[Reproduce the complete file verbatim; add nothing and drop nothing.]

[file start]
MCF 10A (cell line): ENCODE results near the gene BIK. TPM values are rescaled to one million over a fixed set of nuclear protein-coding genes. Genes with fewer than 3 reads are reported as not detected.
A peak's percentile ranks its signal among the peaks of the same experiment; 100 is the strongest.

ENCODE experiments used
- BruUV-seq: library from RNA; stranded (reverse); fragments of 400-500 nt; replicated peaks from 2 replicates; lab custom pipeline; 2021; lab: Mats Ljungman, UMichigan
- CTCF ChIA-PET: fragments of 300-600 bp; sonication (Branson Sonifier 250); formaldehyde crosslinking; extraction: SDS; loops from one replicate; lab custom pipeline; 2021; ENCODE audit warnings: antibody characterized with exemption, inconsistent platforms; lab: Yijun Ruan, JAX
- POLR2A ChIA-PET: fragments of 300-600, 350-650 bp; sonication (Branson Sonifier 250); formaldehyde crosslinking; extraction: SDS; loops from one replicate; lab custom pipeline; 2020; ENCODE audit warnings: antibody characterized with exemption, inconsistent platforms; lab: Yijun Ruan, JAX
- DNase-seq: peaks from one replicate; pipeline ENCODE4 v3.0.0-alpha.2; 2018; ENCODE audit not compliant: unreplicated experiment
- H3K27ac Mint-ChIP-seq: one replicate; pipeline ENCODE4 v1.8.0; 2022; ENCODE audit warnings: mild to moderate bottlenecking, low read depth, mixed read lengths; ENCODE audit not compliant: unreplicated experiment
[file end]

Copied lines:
MCF 10A (cell line): ENCODE results near the gene BIK. TPM values are rescaled to one million over a fixed set of nuclear protein-coding genes. Genes with fewer than 3 reads are reported as not detected.
A peak's percentile ranks its signal among the peaks of the same experiment; 100 is the strongest.

ENCODE experiments used
- BruUV-seq: library from RNA; stranded (reverse); fragments of 400-500 nt; replicated peaks from 2 replicates; lab custom pipeline; 2021; lab: Mats Ljungman, UMichigan
- CTCF ChIA-PET: fragments of 300-600 bp; sonication (Branson Sonifier 250); formaldehyde crosslinking; extraction: SDS; loops from one replicate; lab custom pipeline; 2021; ENCODE audit warnings: antibody characterized with exemption, inconsistent platforms; lab: Yijun Ruan, JAX
- POLR2A ChIA-PET: fragments of 300-600, 350-650 bp; sonication (Branson Sonifier 250); formaldehyde crosslinking; extraction: SDS; loops from one replicate; lab custom pipeline; 2020; ENCODE audit warnings: antibody characterized with exemption, inconsistent platforms; lab: Yijun Ruan, JAX
- DNase-seq: peaks from one replicate; pipeline ENCODE4 v3.0.0-alpha.2; 2018; ENCODE audit not compliant: unreplicated experiment
- H3K27ac Mint-ChIP-seq: one replicate; pipeline ENCODE4 v1.8.0; 2022; ENCODE audit warnings: mild to moderate bottlenecking, low read depth, mixed read lengths; ENCODE audit not compliant: unreplicated experiment